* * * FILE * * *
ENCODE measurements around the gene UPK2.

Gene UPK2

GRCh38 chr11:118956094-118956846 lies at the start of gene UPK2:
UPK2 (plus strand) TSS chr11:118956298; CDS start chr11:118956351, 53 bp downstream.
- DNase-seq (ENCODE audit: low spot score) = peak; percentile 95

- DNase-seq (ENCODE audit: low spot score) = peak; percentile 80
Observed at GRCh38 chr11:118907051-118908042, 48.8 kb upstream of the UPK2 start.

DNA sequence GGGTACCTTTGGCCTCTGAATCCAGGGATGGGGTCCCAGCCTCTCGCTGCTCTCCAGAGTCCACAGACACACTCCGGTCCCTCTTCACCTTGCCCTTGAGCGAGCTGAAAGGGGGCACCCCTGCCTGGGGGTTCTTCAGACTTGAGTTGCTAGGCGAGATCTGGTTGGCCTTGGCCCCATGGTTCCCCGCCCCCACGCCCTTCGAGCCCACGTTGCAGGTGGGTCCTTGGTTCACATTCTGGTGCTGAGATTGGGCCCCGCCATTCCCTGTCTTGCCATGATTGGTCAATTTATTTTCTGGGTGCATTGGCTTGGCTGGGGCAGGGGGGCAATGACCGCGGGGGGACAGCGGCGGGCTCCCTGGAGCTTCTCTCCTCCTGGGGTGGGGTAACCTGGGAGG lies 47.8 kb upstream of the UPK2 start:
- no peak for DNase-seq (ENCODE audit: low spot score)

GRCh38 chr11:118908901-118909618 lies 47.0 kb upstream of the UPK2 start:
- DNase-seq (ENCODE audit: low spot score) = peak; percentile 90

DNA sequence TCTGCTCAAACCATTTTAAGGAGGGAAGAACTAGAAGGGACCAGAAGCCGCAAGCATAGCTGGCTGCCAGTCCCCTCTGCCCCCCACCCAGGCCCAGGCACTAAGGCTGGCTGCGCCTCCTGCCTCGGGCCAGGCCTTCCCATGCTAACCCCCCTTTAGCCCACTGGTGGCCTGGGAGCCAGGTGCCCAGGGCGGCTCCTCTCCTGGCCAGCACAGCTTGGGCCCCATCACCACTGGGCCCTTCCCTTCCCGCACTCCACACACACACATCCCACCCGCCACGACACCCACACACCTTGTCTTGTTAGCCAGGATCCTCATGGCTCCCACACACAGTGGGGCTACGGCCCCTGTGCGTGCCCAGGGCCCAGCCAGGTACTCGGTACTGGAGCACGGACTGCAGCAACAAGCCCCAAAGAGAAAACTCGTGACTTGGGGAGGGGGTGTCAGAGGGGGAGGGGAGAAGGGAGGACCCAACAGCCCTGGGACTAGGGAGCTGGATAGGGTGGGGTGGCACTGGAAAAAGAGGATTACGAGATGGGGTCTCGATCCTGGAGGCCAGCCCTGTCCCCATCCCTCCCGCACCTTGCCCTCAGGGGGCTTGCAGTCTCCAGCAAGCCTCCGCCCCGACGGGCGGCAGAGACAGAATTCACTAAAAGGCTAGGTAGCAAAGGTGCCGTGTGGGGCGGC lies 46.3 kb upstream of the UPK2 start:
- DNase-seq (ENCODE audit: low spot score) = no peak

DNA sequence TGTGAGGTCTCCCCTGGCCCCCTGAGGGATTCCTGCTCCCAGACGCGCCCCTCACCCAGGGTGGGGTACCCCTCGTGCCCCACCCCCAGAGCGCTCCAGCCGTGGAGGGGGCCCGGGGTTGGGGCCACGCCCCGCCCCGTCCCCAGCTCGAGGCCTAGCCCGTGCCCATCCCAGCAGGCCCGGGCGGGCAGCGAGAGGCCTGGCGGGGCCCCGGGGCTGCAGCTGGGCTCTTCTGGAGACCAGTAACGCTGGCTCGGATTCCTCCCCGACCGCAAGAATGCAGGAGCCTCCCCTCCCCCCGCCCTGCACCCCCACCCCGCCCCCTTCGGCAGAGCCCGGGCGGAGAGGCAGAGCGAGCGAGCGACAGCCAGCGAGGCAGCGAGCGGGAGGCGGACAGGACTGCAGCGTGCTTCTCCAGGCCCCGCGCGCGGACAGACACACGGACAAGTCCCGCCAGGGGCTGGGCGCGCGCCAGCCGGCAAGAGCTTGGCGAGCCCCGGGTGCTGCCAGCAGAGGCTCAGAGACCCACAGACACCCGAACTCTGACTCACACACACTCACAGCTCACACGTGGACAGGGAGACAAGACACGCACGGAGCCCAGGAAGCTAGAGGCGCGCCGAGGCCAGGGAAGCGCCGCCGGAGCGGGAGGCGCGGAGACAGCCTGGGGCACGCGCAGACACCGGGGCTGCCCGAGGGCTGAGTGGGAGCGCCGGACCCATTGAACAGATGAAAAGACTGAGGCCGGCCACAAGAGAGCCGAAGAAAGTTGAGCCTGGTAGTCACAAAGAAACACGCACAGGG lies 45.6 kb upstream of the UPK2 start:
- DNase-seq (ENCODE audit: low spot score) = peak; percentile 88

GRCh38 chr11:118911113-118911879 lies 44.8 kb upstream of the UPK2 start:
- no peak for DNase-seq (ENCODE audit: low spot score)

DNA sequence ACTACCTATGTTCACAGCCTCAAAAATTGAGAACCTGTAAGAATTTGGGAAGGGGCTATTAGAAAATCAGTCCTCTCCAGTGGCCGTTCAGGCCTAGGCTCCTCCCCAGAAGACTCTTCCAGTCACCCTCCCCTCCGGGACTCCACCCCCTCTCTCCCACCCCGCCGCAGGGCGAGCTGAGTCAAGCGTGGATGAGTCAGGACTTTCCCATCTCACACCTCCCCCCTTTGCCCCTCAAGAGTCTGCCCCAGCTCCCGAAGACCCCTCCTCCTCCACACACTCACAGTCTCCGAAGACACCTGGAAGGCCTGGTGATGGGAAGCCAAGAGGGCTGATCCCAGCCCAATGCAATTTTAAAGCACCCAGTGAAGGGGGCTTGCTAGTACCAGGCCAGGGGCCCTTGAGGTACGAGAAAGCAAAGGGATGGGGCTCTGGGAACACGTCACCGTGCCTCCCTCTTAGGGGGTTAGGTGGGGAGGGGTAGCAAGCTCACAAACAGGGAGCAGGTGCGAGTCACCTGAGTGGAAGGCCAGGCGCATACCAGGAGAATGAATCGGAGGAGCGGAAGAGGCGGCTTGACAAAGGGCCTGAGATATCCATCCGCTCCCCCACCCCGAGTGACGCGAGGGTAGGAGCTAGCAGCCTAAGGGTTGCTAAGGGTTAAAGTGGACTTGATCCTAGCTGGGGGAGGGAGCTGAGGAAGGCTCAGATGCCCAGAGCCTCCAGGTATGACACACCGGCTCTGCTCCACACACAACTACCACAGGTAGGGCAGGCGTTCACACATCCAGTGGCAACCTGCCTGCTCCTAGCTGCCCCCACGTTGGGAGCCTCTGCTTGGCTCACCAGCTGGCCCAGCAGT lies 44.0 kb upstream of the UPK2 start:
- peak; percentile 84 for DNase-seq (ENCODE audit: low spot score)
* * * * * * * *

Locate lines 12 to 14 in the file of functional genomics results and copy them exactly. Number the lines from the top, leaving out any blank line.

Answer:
DNA sequence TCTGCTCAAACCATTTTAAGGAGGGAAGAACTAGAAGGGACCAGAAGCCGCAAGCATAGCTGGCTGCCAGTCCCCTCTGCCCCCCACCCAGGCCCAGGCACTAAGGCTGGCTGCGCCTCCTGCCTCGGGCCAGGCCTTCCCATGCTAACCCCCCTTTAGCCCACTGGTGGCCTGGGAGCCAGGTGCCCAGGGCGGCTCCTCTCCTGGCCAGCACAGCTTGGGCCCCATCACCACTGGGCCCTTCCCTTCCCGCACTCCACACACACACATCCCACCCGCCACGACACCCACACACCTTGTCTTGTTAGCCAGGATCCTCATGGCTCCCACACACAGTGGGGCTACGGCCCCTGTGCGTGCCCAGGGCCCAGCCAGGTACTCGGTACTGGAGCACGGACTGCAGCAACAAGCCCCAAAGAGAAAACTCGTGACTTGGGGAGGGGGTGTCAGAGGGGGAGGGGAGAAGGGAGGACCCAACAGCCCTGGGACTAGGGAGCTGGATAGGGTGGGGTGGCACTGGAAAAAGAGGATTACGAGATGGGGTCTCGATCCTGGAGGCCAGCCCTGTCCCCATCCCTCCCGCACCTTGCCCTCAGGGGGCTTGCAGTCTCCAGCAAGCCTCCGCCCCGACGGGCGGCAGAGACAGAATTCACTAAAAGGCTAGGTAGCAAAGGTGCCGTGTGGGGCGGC lies 46.3 kb upstream of the UPK2 start:
- DNase-seq (ENCODE audit: low spot score) = no peak

DNA sequence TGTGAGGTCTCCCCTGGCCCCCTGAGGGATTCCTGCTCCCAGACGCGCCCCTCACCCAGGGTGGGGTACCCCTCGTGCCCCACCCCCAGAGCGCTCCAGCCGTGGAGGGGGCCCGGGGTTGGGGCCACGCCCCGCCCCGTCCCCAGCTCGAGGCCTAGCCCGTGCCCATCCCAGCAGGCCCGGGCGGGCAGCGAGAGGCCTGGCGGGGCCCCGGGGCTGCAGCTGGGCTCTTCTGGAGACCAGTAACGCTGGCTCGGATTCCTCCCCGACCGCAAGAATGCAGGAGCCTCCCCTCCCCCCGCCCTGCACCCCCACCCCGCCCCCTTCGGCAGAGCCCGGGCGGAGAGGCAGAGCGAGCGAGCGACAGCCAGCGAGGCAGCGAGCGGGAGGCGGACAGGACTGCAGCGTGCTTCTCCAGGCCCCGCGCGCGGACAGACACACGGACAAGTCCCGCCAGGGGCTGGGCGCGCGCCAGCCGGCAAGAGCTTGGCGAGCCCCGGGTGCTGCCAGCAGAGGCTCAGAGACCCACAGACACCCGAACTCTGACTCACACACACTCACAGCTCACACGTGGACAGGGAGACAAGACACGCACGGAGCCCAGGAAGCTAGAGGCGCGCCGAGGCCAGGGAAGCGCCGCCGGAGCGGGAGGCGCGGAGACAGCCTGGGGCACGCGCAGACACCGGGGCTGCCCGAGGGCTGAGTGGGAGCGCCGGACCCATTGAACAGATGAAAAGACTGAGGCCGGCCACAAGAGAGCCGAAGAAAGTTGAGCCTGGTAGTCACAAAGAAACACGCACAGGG lies 45.6 kb upstream of the UPK2 start: